Abstract:

Conventional microseismic analysis is often inadequate to determine whether refracture treatments stimulate undepleted areas or simply re-stimulate already-depleted areas. The Eagle Ford refracture treatment case study in this paper demonstrates the application of microseismic geomechanics to assess the effectiveness of diversion and estimate the distribution of fluid between previously stimulated and unstimulated areas.

The case study shows that depletion-induced changes in stress can enhance diversion, and the distribution of fluid between fractures in depleted and undepleted areas evolves during the treatment. The geomechanical model is used to identify the characteristic pressure signature and microseismic patterns associated with different hydraulic fracture geometries. A practical diagnostic of diversion effectiveness based on microseismic moment is derived from advanced microseismic analysis of the geomechanical response, and some options for completion optimization are suggested.

Introduction

Due to the low permeability of shale reservoirs, it is generally assumed that production occurs only from those parts of the reservoir that are close to the hydraulic f racture or to natural fractures activated by the stimulation process. Many older horizontal wells were stimulated with 10 or fewer stages, with the stages separated by some distance, due to limitations of completion hardware technology. This resulted in sub-optimal stimulation and some areas of the laterals were not stimulated at all. Refracturing these older wells has been seen as an opportunity for oil and gas operators to increase production at a lower cost than drilling new wells.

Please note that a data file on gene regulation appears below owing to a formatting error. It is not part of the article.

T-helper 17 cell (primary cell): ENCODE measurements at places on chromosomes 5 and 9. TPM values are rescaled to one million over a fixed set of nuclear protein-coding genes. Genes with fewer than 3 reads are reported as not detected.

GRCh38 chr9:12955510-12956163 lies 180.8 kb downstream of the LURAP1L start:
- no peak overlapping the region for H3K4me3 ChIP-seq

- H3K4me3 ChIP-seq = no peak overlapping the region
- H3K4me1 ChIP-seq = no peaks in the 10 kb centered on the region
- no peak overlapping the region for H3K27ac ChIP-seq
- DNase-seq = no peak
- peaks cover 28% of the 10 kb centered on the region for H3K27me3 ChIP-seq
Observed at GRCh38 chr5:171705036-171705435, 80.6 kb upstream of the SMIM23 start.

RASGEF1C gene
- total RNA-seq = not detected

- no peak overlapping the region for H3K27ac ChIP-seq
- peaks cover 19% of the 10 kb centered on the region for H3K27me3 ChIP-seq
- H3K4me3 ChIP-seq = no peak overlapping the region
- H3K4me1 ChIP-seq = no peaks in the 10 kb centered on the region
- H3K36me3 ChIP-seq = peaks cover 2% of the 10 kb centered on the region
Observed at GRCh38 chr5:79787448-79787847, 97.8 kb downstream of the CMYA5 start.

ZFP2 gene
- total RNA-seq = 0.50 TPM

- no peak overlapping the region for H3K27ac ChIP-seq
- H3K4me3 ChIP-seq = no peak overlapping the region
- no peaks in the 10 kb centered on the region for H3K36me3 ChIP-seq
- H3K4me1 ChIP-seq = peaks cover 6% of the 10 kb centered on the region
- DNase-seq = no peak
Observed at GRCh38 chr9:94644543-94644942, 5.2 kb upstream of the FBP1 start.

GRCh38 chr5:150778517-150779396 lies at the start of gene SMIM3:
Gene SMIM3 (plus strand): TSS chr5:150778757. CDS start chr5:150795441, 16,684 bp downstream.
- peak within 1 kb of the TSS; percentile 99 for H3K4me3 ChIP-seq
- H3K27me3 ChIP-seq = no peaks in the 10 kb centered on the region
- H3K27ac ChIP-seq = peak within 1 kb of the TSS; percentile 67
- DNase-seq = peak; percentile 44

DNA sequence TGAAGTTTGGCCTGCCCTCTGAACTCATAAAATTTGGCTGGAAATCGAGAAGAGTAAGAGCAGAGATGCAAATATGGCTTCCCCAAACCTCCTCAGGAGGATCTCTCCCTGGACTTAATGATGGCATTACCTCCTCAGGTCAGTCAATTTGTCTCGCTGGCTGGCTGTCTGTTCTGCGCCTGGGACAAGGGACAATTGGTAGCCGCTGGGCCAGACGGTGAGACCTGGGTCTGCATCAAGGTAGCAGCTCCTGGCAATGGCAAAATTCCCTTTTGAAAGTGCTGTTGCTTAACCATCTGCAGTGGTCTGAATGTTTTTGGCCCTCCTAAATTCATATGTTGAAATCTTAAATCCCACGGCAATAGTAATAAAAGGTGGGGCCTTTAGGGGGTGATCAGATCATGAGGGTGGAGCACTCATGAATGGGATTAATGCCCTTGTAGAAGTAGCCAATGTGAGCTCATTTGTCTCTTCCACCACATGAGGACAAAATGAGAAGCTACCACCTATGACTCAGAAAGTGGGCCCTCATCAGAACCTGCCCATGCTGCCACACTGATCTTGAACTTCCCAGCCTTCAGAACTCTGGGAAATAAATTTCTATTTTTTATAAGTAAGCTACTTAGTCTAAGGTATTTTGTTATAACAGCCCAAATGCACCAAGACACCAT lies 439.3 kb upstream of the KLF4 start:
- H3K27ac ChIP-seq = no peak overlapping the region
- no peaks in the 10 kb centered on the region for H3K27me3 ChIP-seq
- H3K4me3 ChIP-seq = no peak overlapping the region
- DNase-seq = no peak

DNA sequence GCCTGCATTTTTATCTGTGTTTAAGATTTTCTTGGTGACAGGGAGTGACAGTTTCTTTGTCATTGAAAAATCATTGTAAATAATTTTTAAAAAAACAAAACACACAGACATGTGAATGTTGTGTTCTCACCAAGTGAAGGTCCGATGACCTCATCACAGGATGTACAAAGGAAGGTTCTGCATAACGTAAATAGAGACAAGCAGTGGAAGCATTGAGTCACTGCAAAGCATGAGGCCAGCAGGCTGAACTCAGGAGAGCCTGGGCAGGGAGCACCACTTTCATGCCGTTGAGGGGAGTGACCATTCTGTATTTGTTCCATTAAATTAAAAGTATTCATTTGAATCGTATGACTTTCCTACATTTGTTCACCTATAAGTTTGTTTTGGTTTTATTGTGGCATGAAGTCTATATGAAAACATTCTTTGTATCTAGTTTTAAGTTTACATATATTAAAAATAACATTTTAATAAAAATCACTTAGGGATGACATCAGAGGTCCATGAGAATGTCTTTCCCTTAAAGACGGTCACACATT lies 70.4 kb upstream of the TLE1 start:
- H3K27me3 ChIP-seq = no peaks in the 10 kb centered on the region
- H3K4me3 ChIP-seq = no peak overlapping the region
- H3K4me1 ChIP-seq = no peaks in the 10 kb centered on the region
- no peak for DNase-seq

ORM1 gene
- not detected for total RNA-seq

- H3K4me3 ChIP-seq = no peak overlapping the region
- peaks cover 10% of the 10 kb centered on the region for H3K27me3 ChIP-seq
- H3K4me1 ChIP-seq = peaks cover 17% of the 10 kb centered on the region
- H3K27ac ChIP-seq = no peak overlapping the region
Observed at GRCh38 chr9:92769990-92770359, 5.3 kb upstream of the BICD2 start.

In some cases, diverters are used to block access to open fractures and redirect the refracture treatment to stimulate new areas around the wellbore that were not accessed by the initial treatment. It is important to know whether the diversion is successful or if the initial fractures are being reopened.

Microseismic data is often used as a tool to visually assess the geometry of hydraulic fractures, and the related stimulation. This paper shows that this simplistic approach (assuming that microseismic activity is associated with fluid flow and stimulation) is inadequate for refracturing. A more complete workflow and modeling methodology is demonstrated using an Eagle Ford case study.

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